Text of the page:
However, the black maunch in the Huntingdon coat of arms has a haunting resemblance to the article of clothing which Bickham ordered – obsessively, it seems, – in his visitation records to be worn by priests. That article of clothing is a “black silk hood”, to be worn by the priest officiating service: there are 135 such items ordered. We have to ask, what accounts for the great number of mentions of “black silk hood” in relation to the overall number of vicars serving God in Leicestershire? This hood must have been important to Bickham! Why? Wearing a black silk hood over the surplice signified that the priest was a graduate of a university. At a time when school learning was in deep crisis, Bickham was signalling that degrees were valuable and conferred authority. Priests should be proud to hold a degree and wear the hood at holy services.
Kitting out priests with black silk hoods might seem like a rather quaint or hopeless gesture when we look at the hold which the old ways, symbolised by the maunch in the Huntingdon coat of arms, still had over a society beginning to modernise. The Reformation had not just enshrined the study of the classics in schoolrooms and turned religion into an open door to the past, where every Protestant could encounter Christ as directly as His disciples did in Galilee, A.D. The books collected by our Rev. Bickham in his library show us that classical antiquity, the Greco-Roman stories, had crept into popular imagination.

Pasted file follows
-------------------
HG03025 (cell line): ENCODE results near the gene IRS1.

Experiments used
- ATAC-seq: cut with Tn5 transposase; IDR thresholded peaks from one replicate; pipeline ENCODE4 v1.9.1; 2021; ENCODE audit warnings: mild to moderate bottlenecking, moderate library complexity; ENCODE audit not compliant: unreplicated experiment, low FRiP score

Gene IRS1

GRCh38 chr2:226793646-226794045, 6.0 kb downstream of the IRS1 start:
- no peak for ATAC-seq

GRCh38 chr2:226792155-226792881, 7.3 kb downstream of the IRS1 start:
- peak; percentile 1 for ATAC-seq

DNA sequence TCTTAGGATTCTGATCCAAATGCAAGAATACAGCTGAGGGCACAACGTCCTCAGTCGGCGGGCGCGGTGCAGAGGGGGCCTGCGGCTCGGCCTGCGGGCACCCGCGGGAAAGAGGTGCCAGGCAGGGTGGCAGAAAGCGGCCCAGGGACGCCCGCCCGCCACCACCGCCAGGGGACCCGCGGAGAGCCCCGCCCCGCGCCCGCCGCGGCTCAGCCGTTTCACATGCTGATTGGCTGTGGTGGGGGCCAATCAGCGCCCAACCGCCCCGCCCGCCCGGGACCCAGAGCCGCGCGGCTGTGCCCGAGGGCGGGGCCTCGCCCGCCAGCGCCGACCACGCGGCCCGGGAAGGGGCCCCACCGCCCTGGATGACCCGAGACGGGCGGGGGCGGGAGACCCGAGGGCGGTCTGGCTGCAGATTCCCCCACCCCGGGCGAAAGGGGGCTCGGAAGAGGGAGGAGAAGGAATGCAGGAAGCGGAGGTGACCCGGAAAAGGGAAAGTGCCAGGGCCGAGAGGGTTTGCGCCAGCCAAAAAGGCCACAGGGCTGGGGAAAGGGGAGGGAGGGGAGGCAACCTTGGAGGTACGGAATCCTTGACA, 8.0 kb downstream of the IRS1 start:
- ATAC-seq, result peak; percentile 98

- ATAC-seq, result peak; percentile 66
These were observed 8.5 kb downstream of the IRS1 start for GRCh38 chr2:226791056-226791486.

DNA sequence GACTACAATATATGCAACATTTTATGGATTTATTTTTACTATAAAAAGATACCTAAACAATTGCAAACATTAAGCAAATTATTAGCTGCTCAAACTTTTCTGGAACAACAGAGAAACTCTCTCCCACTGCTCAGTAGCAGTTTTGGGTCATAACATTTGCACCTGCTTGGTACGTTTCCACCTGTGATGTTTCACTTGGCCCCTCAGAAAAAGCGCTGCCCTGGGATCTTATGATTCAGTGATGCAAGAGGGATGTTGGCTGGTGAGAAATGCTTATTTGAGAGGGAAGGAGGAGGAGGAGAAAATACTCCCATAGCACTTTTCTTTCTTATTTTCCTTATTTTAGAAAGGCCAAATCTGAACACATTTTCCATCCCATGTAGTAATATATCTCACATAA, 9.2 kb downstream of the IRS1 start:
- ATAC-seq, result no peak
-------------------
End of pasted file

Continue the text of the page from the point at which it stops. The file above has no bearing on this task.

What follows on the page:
Publishers from London and cities across continental Europe published Latin as well as modern language books and sold them across national borders, as evidenced by the fact they were gathered in collections like Rev. Bickham’s. These publishers designed brand signs, the so-called printer’s device, which were engraved on every title page’s lower bottom half, with figures from the classical ancient world. The ancients were aspirational glamour figures, used to signify quality and guarantee value for money.
Writing of the mentality of medieval western Europe, Simon Winder notes that: “Humans were doubly fallen though – not just expelled from Eden, but also expelled from the classical ancient world. The medieval rulers of Western Europe were obsessed by a sense that they too were the mere followers of ancient greatness. Their battle tents and palaces were festooned with huge tapestry images of Julius Caesar and Alexander the Great.” (Winder, page 33)